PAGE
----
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Global Hunger Index 2020 Shows India’s Serious Condition

In the Global Hunger Index 2020, India ranked 94 out of 107 nations and is in the ‘extreme’ category of hunger. If we agree with experts blaming weak implementation procedures, lack of successful monitoring, siloed approach to addressing malnutrition and weak performance behind the low ranking by large states it is definitely a poor ranking for India.

The Global Hunger Index is a tool that measures and tracks hunger globally as well as by region and by country. The GHI is calculated annually, and its results appear in a report issued in October each year. GHI score is calculated on four indicators – undernourishment; child wasting, the share of children under the age of five who are wasted– who have low weight for their height reflecting acute undernutrition); child stunting, children under the age of five who have low height for their age reflecting chronic undernutrition; and child mortality – the mortality rate of children under the age of five.

In this year’s hunger index, neighbouring Bangladesh, Myanmar and Pakistan are also in the “serious” group but ranked higher than India. While Bangladesh was ranked 75, Myanmar and Pakistan were ranked 78th and 88th.

The survey concludes that India’s 14% of the overall population is undernourished.

Nepal is in the ‘moderate’ group of hunger in 73rd and Sri Lanka in 64th place, the report showed.

On Friday, seventeen countries , including China, Belarus, Ukraine, Turkey, Cuba and Kuwait, shared the top ranking with GHI scores of less than five, the Global Hunger Index website, which monitors hunger and malnutrition, said.

It also showed that the nation reported a stunting rate of 37.4 percent among children under five and a waste rate of 17.3 percent. Children who have low weight for their height, suggesting acute undernutrition, the under-five mortality rate was 3.7 per cent wasting. Stunting represents persistent undernutrition in children under the age of five who are low in height due to their age.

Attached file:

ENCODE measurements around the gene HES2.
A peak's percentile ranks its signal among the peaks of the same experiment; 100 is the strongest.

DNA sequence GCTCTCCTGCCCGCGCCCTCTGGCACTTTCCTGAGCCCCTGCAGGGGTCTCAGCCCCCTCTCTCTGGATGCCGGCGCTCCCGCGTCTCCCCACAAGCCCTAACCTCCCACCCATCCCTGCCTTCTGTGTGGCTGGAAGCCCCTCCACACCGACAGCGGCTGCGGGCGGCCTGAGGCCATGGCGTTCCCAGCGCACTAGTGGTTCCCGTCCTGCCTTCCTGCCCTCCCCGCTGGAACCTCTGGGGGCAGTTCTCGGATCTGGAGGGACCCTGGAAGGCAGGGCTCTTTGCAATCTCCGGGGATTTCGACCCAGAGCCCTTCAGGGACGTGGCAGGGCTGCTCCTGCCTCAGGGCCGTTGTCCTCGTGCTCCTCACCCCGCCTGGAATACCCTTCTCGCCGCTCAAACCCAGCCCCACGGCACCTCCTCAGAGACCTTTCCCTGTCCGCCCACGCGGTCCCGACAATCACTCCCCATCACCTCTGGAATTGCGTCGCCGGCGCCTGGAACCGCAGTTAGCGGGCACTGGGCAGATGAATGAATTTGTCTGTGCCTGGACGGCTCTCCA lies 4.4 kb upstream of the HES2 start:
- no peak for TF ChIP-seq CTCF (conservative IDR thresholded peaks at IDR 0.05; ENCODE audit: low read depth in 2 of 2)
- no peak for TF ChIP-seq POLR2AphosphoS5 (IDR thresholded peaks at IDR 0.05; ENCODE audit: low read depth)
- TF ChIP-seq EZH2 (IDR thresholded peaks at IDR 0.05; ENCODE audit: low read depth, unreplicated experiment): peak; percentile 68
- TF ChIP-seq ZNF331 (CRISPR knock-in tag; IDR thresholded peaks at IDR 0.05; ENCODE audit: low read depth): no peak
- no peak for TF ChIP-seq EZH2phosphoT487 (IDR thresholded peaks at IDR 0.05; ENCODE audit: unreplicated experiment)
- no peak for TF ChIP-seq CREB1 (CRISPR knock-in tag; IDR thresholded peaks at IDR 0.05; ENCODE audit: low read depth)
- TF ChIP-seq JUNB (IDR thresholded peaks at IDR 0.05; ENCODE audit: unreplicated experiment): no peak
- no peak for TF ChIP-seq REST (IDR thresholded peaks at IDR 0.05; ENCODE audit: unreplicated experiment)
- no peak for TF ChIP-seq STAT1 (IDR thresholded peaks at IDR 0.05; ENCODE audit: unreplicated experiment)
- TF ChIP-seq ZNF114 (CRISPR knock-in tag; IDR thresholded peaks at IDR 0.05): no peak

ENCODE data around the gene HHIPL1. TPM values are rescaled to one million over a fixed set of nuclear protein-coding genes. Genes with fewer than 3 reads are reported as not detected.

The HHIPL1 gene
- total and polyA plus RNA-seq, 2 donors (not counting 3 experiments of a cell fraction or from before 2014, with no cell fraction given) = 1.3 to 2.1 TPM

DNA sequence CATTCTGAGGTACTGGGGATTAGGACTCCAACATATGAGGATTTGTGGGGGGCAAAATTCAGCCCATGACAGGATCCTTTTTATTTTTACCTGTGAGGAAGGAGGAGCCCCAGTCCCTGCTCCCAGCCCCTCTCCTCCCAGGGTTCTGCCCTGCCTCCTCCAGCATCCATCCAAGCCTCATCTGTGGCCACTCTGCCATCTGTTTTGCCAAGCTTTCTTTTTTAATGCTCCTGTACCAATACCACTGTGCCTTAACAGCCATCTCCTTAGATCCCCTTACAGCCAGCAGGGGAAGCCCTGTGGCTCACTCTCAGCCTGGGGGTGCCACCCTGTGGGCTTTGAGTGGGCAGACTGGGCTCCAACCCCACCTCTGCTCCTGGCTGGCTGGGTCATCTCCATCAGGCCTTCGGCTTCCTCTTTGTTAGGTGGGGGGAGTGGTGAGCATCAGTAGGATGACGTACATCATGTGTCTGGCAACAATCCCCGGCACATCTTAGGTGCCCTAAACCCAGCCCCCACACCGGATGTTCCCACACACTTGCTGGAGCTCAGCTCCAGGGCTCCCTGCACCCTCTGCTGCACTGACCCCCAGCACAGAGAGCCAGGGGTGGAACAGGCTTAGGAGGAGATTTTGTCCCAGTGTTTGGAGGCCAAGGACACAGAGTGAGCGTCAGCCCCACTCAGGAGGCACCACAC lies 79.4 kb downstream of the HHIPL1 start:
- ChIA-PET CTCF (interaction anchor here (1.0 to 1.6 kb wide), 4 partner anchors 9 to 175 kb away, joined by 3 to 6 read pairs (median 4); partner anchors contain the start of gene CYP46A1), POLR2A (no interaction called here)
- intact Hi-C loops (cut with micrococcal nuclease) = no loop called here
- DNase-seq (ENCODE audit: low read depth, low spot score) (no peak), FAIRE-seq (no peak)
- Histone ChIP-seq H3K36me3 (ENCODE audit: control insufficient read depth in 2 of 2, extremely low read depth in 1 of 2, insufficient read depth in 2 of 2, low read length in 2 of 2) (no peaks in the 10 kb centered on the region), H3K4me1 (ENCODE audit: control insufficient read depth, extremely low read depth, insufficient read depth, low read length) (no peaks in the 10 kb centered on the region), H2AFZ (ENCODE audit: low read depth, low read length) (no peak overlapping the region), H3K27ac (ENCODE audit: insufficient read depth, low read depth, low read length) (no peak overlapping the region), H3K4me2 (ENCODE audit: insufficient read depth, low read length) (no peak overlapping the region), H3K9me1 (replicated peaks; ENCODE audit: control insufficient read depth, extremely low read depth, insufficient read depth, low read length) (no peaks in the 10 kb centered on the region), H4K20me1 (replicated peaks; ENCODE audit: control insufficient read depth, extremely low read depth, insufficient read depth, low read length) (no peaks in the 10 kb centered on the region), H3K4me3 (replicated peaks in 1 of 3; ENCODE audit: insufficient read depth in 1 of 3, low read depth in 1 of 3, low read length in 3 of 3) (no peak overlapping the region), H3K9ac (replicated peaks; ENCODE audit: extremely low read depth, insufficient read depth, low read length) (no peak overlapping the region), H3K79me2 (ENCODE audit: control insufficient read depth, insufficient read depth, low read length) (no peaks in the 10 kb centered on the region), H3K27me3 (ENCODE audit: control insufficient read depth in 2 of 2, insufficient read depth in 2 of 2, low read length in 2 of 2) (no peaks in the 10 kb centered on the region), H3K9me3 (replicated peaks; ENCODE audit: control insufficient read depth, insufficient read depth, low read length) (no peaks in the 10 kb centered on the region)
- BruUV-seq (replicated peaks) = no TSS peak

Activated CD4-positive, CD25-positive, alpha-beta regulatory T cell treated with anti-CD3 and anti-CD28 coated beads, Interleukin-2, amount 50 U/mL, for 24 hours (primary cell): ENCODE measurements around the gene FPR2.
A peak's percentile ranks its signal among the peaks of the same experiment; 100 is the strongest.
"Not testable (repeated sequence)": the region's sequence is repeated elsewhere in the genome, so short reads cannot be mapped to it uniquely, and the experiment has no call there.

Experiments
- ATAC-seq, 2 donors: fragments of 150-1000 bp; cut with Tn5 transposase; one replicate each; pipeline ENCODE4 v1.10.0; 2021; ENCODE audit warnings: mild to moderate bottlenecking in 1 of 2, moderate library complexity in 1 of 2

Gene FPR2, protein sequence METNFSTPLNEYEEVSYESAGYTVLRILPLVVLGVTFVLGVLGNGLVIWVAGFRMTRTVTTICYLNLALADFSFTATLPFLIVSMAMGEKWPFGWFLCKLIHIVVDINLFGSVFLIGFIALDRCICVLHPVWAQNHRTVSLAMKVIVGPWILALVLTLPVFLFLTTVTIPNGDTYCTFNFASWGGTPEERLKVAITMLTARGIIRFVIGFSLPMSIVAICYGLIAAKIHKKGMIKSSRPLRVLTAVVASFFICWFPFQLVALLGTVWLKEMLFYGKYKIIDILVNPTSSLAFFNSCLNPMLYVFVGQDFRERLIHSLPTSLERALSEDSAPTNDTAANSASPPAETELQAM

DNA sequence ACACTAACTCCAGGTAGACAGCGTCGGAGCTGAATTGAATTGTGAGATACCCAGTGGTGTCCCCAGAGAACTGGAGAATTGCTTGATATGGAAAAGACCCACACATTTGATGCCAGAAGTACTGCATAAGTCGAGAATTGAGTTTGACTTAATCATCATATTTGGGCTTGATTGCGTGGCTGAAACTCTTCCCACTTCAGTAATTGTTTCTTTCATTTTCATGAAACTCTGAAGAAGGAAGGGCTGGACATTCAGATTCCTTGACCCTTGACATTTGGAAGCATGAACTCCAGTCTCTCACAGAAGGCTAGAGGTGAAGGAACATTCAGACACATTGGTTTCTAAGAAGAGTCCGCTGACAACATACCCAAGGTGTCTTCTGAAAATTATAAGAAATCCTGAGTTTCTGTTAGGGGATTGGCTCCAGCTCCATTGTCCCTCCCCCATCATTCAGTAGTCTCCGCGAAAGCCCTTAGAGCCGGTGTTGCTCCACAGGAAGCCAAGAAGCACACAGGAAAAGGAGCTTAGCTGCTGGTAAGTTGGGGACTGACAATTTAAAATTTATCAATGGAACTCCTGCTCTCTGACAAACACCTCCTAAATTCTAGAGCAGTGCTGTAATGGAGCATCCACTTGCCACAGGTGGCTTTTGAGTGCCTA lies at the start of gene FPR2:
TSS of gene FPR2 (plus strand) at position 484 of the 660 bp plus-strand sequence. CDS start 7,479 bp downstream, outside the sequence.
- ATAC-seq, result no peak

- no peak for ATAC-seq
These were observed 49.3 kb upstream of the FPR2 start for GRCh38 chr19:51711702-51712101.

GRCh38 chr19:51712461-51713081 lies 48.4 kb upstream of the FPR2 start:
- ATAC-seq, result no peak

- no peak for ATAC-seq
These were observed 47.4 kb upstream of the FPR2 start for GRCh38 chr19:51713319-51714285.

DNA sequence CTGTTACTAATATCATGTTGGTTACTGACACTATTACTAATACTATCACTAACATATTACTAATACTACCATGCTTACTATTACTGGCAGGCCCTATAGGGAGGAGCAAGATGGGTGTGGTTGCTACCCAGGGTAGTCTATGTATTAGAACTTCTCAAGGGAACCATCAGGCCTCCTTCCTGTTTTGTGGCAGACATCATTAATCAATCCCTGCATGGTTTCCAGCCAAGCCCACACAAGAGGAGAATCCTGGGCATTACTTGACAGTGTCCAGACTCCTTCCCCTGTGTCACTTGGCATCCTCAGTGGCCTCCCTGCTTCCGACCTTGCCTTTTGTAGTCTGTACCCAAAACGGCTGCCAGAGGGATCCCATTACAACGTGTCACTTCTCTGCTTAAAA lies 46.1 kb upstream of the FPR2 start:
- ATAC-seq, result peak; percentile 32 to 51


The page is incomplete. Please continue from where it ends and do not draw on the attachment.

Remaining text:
Data for Bangladesh , India, Nepal , and Pakistan from 1991 through 2014 showed that there is increased deprivation, lack of proper dietary habits and low maternal education as well as high poverty.

“Child mortality, however, increased particularly in poorer states and rural areas due to prematurity and low birth weight. Prevention of prematurity and low birthweight is recognised as a key factor with the potential to reduce under-five mortality in India through actions such as better prenatal care , education and nutrition, as well as reductions in the use of anaemia and oral tobacco,” it said.

Experts agree that inadequate processes of implementation, lack of adequate monitoring and siloed approaches to addressing malnutrition frequently contribute to poor nutrition rates.

India experienced a decrease in under-five mortality over this time, driven largely by a decrease in birth asphyxia or trauma deaths, neonatal infections , pneumonia, and diarrhoea, the report said.

Purnima Menon, a senior research fellow at the New Delhi International Food Policy Research Institute, said that in order to see an overall improvement in India ‘s ranking, the performance of large states such as Uttar Pradesh , Bihar and Madhya Pradesh must be improved.

The national average is highly influenced by states such as UP and Bihar states that currently have a mixture of high levels of malnutrition and contribute a great deal to the country’s population.

In India, every fifth child born is in Uttar Pradesh. So, if in a state with a large population, you have a high level of malnutrition, it contributes a lot to India’s average. Obviously, then, India’s average is going to move slowly,’ she told PTI.

Shweta Khandelwal, Head of Nutrition Research and Additional Professor at the Indian Public Health Foundation, said the country’s books have one of the most impressive portfolios of nutrition programmes and policies but the ground facts, however, are rather dismissive.

“Evidence shows that our top-down approach, inadequate implementation processes, lack of successful monitoring and siloed approaches to addressing malnutrition (missing convergence) frequently contribute to poor indices of nutrition. We need to incorporate efforts in each sector to make public health and nutrition a priority,” she said to PTI. It is important to aim at holistically curbing multiple types of malnutrition in a coordinated way rather than single short-sighted fixes, she said.

Ms Khandelwal proposed five measures to prevent the pandemic from exacerbating hunger.

Safeguard and encourage access to healthy, safe and affordable diets; invest in improving maternal and infant nutrition during pregnancy, infancy and early childhood; reactivate and scale up programmes for early identification and treatment of infant waste; ensure the provision of vulnerable children with healthy and safe school meals and extend social security to safeguard access to nutrition.’

According to GHI, India ranked 102 out of 117 in 2019.

Also read: Prasar Bharati Ends Subscription To News Agency PTI

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